15 recommendations to improve safety following the crash of the Ju 52
Payerne, 28.01.2021 - The Swiss Transportation Safety Investigation Board (STSB) has published the final report on the crash of the Ju 52 aeroplane near Flims (canton of Grisons, Switzerland) on 4 August 2018. In its report, the STSB concludes that a number of different factors led to the accident. To improve aviation safety, the STSB has issued eight safety recommendations to the supervisory authority and seven points of safety advice to the companies concerned. The investigation does not establish blame or determine liability.
On 4 August 2018, a historic Junkers Ju 52 commercial aircraft known as ‘Iron Annie’, operated by Ju-Air, crashed near Flims in Switzerland. All 20 people on board lost their lives. The STSB investigated the accident in order to identify the cause of the crash.
The STSB published the final report on this accident on 28 January 2021. In its report, the STSB concludes that the pilots’ actions led to the crash. Errors on the part of air operator Ju-Air – as well as negligence by the supervisory authority, the Federal Office of Civil Aviation (FOCA) – contributed to the circumstances in which such an accident could occur.
High-risk piloting was a direct cause of the accident
The STSB established that the pilots’ high-risk flying was a direct cause of the accident. When entering the narrow valley south-west of Piz Segnas, the flight crew piloted the aircraft at low altitude, with no possibility of an alternative flight path and at an airspeed that was dangerously low for the circumstances. As to be expected in the mountains in close proximity to the terrain, the aeroplane flew through turbulences in this valley. The high-risk manner of flying through these not unusual turbulences caused the pilots to lose control of the aircraft. The aeroplane was flying too low to allow enough space to rectify the situation, and as a result it almost vertically hit the ground.
Underlying factors contributed to the accident
In its report, the STSB identifies, among other things, the following underlying factors that contributed to the accident:
- The centre of gravity of the aeroplane was beyond the rear limit during the flight in question. This dangerous situation was caused by inadequate flight preparation and errors in the Ju-Air software.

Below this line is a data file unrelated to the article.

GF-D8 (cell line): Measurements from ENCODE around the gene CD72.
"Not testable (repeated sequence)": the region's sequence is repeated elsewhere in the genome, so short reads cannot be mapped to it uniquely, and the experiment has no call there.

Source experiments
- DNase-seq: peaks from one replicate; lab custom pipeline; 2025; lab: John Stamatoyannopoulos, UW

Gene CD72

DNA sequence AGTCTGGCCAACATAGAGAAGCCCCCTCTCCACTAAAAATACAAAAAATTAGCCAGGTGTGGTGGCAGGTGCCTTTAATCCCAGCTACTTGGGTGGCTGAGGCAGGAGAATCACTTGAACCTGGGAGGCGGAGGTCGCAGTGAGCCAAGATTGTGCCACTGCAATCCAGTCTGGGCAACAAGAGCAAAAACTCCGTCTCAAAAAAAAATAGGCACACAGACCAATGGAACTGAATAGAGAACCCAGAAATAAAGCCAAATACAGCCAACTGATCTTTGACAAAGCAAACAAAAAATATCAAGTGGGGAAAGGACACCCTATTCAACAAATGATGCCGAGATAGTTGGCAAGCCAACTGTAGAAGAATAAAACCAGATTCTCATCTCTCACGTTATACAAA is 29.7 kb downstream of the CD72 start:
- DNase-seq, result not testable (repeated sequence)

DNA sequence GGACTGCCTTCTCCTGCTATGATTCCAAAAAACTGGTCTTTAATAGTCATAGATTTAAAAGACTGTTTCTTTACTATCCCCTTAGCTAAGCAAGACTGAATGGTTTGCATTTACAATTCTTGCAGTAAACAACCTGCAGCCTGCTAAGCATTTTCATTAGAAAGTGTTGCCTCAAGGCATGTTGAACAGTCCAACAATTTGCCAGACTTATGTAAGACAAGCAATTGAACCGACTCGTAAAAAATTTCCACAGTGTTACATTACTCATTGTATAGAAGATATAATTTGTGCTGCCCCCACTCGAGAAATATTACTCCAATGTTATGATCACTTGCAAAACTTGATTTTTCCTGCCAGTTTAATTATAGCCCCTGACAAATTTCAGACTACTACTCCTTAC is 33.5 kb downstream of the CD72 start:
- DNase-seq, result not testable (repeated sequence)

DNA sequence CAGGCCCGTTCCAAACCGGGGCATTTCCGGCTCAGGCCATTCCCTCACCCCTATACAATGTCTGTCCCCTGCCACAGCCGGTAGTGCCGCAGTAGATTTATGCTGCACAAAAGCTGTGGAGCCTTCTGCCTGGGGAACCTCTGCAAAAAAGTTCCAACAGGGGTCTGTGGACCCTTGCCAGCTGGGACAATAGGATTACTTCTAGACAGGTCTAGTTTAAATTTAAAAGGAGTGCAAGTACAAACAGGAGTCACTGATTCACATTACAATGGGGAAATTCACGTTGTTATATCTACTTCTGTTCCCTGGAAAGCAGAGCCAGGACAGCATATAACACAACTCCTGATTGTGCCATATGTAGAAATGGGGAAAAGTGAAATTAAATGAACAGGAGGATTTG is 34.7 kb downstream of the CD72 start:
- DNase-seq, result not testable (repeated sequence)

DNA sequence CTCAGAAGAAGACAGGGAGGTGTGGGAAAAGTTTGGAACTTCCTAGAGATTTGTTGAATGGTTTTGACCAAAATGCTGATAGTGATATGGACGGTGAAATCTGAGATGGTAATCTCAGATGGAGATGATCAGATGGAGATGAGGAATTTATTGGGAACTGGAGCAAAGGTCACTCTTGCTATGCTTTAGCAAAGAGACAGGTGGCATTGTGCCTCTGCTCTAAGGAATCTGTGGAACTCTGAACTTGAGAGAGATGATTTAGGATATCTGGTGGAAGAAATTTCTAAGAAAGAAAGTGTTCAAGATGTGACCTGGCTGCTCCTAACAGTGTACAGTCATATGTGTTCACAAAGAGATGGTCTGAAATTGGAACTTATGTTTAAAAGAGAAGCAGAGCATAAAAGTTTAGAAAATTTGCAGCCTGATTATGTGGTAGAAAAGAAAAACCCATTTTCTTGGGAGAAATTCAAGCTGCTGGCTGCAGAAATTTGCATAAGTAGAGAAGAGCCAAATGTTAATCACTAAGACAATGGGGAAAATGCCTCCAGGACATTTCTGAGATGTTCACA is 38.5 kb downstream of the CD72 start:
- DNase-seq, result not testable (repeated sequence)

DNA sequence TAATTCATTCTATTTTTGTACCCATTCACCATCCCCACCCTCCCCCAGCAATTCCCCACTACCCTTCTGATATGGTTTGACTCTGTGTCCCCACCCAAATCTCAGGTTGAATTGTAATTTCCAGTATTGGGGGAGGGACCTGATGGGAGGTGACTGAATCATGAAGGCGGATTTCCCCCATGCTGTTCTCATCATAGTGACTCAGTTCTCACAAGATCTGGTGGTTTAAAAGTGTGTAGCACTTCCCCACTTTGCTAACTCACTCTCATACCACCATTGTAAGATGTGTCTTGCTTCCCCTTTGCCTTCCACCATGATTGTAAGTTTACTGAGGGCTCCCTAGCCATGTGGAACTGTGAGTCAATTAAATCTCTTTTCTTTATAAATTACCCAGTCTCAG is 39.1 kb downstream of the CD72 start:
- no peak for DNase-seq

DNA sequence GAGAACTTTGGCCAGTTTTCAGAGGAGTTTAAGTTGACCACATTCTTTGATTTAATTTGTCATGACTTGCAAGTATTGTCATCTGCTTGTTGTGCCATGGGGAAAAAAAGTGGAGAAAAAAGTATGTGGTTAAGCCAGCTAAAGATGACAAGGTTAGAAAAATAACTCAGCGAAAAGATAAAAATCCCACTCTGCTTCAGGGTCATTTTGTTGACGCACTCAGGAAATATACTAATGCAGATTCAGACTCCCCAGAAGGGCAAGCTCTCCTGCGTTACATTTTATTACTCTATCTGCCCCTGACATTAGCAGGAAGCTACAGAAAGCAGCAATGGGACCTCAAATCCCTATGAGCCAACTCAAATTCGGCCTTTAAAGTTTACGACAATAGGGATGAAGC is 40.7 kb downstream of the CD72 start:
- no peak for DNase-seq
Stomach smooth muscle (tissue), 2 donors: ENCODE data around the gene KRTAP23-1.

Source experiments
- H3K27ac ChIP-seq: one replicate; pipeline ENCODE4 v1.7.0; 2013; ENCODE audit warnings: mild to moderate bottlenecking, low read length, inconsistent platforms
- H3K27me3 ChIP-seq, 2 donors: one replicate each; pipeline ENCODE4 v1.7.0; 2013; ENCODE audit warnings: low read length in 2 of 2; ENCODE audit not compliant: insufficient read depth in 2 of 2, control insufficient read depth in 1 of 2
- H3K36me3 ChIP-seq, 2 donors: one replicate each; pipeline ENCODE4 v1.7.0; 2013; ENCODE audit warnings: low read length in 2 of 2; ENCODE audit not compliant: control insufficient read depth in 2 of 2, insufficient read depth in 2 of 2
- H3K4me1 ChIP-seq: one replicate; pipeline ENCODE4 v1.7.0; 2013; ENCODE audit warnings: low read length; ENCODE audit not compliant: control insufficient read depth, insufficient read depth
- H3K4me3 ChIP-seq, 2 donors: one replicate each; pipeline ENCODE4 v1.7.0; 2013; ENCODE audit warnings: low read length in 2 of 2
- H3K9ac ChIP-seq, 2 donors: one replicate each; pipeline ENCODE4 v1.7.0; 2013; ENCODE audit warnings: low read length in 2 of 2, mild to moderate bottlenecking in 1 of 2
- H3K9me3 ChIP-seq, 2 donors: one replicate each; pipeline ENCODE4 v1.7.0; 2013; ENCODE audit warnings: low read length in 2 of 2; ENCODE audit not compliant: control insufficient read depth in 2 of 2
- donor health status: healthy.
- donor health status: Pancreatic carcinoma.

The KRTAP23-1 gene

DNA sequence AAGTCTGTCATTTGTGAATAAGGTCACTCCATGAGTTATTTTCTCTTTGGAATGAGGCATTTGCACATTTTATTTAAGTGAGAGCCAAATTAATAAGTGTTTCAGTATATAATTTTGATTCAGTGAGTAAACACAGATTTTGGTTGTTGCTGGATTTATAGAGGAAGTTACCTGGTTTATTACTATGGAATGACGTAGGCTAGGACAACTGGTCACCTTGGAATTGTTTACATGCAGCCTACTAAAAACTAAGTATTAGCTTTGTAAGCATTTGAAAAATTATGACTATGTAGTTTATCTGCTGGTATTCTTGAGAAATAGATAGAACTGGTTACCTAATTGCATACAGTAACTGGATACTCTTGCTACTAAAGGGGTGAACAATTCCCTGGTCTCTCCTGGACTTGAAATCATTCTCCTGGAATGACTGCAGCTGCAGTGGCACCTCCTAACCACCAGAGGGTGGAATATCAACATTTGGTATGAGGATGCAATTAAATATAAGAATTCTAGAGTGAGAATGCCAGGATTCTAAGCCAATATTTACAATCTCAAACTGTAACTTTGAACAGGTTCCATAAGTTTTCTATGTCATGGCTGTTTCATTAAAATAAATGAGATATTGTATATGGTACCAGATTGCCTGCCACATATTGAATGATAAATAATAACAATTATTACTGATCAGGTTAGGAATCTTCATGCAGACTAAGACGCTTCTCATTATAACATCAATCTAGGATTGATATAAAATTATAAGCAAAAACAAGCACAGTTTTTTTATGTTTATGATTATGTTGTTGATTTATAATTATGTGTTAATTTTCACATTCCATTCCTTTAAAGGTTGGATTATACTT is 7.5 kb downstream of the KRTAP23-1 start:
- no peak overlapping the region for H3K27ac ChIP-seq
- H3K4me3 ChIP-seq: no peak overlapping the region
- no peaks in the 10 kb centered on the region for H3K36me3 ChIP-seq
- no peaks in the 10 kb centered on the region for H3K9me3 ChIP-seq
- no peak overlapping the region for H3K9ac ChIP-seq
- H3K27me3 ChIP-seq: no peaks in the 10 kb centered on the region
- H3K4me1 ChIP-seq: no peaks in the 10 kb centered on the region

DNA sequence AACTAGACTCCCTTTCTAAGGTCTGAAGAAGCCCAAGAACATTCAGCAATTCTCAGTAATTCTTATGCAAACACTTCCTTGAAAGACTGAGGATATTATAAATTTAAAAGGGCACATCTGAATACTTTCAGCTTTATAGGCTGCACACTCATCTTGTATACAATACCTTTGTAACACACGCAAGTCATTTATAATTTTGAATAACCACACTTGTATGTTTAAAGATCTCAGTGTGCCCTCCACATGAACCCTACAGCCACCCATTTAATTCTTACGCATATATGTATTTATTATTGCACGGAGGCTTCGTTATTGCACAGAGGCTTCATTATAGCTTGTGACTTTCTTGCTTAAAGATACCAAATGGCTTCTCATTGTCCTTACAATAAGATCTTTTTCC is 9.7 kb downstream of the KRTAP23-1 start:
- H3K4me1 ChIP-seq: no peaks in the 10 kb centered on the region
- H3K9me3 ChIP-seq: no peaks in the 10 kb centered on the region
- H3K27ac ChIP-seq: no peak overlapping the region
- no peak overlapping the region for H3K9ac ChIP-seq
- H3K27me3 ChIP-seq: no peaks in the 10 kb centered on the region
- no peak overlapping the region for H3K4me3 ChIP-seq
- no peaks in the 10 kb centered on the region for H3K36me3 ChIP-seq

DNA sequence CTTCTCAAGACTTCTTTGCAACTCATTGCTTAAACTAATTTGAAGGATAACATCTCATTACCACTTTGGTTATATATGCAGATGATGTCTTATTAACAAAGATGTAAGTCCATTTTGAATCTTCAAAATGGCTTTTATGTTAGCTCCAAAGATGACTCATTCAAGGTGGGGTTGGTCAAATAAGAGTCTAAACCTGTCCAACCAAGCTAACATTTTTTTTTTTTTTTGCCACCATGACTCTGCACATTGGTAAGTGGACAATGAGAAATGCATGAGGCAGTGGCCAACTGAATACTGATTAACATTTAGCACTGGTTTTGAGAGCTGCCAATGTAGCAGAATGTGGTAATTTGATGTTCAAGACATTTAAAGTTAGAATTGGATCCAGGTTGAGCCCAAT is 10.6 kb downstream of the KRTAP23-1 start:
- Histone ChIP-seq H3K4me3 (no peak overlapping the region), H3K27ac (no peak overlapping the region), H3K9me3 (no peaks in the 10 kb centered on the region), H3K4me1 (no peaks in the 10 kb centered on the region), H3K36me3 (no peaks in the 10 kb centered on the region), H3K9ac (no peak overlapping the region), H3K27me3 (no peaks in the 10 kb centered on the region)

- The pilots of the accident flight, and also a number of other pilots, had become accustomed – when working for Ju-Air – to not complying with rules for safe flight operations and taking high risks even with passengers on board.
- Ju-Air failed to recognise the significant risks in its flight operations. Furthermore, the air operator failed to prevent its pilots from repeatedly violating the rules.
- Various requirements which are intended to ensure a high level of safety for commercial passenger air transport had not been met for some time.
- FOCA’s supervisory activities failed to identify numerous safety problems at Ju-Air or were ineffective.
Further risks identified and safety recommendations made
In addition to these underlying factors, the STSB identified other risks – including that the aircraft involved in the accident was in improper mechanical condition – however, these did not contribute to the accident.
To improve aviation safety, the STSB has issued eight safety recommendations and seven points of safety advice in its report. The safety recommendations are addressed to FOCA as the competent supervisory authority and are intended to facilitate effective operational and technical supervision. With regards to the safety advice, the STSB is addressing the air operator Ju-Air as well as the aircraft maintenance organisations concerned. The purpose of this advice is to improve operational aspects within the organisations and to help identify and mitigate risks in a more safety-conscious manner.
The Swiss Transportation Safety Investigation Board (STSB) is the independent authority of the Swiss Confederation with the mandate of investigating accidents and serious incidents in civil aviation, navigation and public transport. The sole purpose of STSB’s safety investigations is to gain knowledge that can be used to prevent future accidents and dangerous situations from occurring and to increase safety. Its safety investigations are expressly not intended to establish blame or determine liability.
Address for further information
STSB, Aviation Division +41 26 662 33 00
PublisherSwiss Transportation Safety Investigation Board STSB, Aviation Division